A late-night visit to Lauinger Library anytime during the next couple of weeks will reveal mobs of students working hard. Students studying intensely. Alone.

I’m interested in the last: the solitariness of the endeavor. Of course, much of the work at the end of the semester must be done alone; except for the occasional group project, the tasks of papers and exams that lie ahead for students are personal and individual. However, my sense is that too much of the intellectual labor here on the Hilltop is of a solitary kind, and I think that fact contributes to the problems noted in the recent Intellectual Life Report.

By now most are aware of the report and its concern that the undergraduate culture is insufficiently intellectual. We are also aware of student complaints about the report: e.g., it ignores the good and exaggerates the bad, wrongly sees grade “deflation” and student research as solutions to the problem and, generally, reflects faculty frustration that students are not more like us.

That said, I agree with the report’s view, to put it positively, that we can do a better job in creating an academic culture here on the Hilltop. One of my colleagues has described dorms as “intellectual dead space,” which seems to me uncomfortably close to the truth. Residence Life has worked hard to change that, but the fact remains that television, video games and Facebook surfing are more common features of dorm lounge culture than anything dealing with the life of the mind.

So I agree with the report’s main concern. However, I am not yet sold on the solutions it offers. Besides the two mentioned above, grade deflation and student research, the report also recommends we recruit a slightly different, more intellectually inclined student body (for example, by redoing the pitch given by campus tour guides, revising the literature sent out to prospective undergrads and, in general, giving a higher profile to the virtue of academic excellence).

The last solution seems backward. Instead of asking how we might attract the “right” student body to fit our intellectual ideals, we should focus on creating the best academic culture possible given the particular (fine) student body we already have.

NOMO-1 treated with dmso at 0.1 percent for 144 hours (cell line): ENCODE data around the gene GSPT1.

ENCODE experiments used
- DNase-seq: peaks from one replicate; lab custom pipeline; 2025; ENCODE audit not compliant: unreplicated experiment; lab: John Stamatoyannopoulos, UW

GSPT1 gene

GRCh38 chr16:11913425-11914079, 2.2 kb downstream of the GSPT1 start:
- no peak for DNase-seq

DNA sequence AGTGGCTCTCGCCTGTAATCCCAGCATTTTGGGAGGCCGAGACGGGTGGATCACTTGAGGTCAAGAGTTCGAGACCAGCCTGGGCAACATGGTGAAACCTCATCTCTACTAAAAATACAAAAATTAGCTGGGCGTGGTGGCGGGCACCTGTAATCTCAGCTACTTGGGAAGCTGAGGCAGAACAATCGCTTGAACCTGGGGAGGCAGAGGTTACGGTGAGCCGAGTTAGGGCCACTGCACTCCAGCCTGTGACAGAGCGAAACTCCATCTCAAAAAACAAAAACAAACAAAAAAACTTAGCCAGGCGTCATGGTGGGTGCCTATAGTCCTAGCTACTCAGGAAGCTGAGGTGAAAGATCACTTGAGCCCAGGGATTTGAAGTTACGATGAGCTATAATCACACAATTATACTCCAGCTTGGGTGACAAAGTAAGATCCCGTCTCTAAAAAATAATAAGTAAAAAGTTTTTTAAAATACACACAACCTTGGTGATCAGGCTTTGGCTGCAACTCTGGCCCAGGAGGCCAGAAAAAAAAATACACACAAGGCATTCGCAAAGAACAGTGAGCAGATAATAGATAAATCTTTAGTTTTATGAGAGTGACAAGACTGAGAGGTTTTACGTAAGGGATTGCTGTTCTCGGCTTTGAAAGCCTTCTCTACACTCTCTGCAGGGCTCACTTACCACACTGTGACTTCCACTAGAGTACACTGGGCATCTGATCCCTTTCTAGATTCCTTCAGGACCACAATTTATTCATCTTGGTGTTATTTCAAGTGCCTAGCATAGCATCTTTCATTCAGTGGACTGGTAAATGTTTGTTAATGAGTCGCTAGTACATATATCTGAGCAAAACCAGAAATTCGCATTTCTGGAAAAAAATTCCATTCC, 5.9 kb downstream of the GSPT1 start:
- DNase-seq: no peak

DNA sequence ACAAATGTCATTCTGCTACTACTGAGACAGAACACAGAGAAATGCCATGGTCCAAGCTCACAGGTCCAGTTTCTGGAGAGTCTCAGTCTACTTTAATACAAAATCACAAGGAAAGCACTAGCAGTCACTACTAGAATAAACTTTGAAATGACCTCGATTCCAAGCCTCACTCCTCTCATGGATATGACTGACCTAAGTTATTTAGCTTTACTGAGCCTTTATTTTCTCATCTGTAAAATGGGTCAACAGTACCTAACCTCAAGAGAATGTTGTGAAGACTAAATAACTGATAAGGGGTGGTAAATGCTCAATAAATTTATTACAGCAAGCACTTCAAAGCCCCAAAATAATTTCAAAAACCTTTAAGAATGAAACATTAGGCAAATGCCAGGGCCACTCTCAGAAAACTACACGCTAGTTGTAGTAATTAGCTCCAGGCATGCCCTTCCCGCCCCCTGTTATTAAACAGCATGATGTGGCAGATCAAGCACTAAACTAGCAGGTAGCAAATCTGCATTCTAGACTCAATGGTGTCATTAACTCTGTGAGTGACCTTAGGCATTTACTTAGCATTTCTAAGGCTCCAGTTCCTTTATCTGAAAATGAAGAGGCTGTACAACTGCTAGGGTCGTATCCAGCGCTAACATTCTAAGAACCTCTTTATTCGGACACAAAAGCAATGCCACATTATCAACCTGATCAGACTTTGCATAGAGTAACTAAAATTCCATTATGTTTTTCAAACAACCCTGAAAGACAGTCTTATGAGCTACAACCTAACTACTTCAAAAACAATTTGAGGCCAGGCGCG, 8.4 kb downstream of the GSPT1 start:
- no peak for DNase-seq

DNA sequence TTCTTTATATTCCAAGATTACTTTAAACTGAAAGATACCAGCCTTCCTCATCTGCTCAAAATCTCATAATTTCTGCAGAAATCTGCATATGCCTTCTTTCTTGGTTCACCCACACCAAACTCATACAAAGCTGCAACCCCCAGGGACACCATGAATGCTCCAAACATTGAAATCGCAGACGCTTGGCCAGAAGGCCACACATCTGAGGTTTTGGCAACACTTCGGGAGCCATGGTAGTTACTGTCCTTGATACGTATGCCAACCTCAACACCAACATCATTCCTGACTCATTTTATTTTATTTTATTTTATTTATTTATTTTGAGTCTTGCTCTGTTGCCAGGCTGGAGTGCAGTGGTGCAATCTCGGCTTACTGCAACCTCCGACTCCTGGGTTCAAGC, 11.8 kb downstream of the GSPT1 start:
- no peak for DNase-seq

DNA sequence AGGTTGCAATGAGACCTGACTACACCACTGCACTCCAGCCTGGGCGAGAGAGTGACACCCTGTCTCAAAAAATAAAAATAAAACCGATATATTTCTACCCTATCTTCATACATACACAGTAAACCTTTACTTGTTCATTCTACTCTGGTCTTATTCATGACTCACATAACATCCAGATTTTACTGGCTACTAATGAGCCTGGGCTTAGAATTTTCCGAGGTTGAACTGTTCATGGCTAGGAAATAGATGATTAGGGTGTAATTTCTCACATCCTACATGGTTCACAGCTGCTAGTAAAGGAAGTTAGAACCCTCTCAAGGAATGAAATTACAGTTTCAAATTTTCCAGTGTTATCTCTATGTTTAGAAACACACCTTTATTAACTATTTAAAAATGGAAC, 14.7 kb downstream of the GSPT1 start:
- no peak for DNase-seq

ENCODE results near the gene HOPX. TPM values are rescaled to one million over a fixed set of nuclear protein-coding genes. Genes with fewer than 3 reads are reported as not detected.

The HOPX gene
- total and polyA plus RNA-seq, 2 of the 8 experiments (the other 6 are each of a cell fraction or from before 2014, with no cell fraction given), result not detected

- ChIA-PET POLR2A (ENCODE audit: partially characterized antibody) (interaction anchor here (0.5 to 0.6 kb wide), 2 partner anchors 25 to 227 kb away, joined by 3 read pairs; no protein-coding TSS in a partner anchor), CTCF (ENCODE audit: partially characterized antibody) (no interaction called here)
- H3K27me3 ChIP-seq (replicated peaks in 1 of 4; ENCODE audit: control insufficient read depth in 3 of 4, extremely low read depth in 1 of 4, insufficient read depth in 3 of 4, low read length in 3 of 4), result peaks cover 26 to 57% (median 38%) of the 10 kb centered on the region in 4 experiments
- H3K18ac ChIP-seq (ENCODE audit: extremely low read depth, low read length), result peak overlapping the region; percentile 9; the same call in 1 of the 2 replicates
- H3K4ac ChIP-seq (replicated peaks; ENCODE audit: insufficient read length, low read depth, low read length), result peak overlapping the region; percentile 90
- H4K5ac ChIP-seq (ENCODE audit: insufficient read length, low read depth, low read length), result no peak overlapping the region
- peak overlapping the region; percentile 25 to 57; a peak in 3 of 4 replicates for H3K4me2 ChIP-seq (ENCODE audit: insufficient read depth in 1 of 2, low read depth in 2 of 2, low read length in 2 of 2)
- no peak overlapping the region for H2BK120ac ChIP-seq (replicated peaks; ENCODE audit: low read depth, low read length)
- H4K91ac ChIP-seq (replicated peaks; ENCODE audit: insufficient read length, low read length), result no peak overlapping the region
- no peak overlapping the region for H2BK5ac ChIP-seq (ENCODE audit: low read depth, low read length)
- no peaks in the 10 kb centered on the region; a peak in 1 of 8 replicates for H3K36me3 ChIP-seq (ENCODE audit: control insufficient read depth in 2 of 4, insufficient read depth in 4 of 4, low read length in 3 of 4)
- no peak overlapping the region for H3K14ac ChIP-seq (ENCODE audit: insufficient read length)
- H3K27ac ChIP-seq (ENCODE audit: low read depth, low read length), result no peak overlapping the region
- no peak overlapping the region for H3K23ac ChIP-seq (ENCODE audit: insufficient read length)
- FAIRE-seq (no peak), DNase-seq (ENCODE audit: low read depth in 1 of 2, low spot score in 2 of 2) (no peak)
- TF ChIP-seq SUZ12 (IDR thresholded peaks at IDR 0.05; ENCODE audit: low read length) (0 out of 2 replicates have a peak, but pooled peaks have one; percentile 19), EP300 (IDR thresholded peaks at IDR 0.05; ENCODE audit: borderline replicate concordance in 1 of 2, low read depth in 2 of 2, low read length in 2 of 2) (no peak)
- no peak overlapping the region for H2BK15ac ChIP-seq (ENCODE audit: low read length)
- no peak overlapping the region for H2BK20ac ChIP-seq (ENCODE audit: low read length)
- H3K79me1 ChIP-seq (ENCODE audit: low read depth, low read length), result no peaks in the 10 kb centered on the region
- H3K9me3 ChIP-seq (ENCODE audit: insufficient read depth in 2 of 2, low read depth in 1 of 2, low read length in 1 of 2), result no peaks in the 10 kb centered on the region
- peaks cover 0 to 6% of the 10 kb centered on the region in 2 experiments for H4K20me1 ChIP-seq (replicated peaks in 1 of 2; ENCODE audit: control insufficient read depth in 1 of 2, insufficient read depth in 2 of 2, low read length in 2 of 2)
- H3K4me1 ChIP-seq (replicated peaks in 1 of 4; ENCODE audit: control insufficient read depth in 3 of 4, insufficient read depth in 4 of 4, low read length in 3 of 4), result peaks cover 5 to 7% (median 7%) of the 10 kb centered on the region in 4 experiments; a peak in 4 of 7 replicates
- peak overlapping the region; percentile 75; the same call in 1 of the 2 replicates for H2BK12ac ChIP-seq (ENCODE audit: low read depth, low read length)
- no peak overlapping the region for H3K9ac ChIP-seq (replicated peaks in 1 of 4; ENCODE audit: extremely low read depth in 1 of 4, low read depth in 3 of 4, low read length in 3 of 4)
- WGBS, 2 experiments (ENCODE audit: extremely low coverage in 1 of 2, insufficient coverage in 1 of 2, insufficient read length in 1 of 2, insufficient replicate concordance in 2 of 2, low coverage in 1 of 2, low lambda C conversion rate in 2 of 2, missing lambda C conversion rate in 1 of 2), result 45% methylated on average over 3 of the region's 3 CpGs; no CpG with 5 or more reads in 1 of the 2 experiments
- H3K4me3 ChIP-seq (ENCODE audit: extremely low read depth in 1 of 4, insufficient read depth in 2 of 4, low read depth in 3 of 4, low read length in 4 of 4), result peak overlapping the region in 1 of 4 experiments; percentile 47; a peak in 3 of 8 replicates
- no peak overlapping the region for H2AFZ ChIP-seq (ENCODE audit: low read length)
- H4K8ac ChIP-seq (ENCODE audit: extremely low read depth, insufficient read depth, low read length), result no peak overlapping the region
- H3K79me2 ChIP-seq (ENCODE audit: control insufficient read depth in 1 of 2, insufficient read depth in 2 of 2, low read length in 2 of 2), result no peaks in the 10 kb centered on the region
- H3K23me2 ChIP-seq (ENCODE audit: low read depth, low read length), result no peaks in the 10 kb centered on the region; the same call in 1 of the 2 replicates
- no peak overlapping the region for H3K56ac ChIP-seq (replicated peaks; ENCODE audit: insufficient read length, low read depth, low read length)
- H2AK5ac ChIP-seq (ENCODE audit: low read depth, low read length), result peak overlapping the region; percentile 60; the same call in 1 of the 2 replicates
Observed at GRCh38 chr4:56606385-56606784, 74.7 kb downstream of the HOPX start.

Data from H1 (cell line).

What characterizes that body? Presumably all would agree that our students are smart and hard-working. Some would add they are broadly political and often concerned about matters of the nation and world; others would lament that they are too pre-professional (i.e., too concerned about future careers, too focused on stuffing résumés, too utilitarian about coursework).

I would highlight a different feature: Our students are socially gifted. They are fun to be with, comfortable in social interactions and enjoy doing things with their fellow Hoyas. Their intelligence and social adeptness make Georgetown undergrads a delight to teach. No offense, but I don’t want Chicago undergrads.

The problem, I think, is that we don’t do enough to build on those strengths. Specifically, we don’t create enough opportunities for students to engage in intellectual enterprises with their friends and acquaintances, with their “group,” with housemates and floor mates in the dorms. Students can talk about the last basketball game because half of them were at it. They can talk about “Lost” or “Grey’s Anatomy” because many of them watch the show. What they can’t talk about is the book they are reading in course #8351 because the only people reading that book are the 35 other students in that class.

There are exceptions, and they are revealing. If one enters a dorm lounge and hears a conversation on intellectual matters, it’s likely to be about orgo, math, micro/macro economics, map of the modern world or the elections – all subjects that have a critical mass of students engaged in them. Less likely are conversations involving the traditional humanities (e.g., literature, philosophy and theology), in part because courses in those disciplines do not typically use common texts or progress through a shared set of concepts.

y sense is that our students enjoy doing things with each other (a lot). It almost doesn’t matter what they’re doing (service projects or video games) as long as they’re doing it with one another (witness the stunning success of the recent Relay For Life). They will attend academic lectures if there’s a public “buzz” about them (e.g., the McGrath-Hitchens debate in Gaston Hall) or discuss novels if they can do so with their friends.

How, then, can the intellectual life be “de-privatized,” i.e., made so that it more readily appears within the various social networks that engage our students? The key, I think, is to create common intellectual experiences among a critical mass of students. One approach: Each semester designate an author, book, article or ethical issue (or a set of the same) that can be adopted by faculty (optionally, of course) in a variety of courses, coupled perhaps with high-profile lectures, performances or other events that create a campus “buzz” around the selected topic.

If we de-privatize the campus’s intellectual life and build on our students’ natural enjoyment of engaging one another, I think we’ll be in a better position to achieve the worthy goals of the Intellectual Life Report.

Fr. Christopher Steck, S.J., is an associate professor in the theology department.

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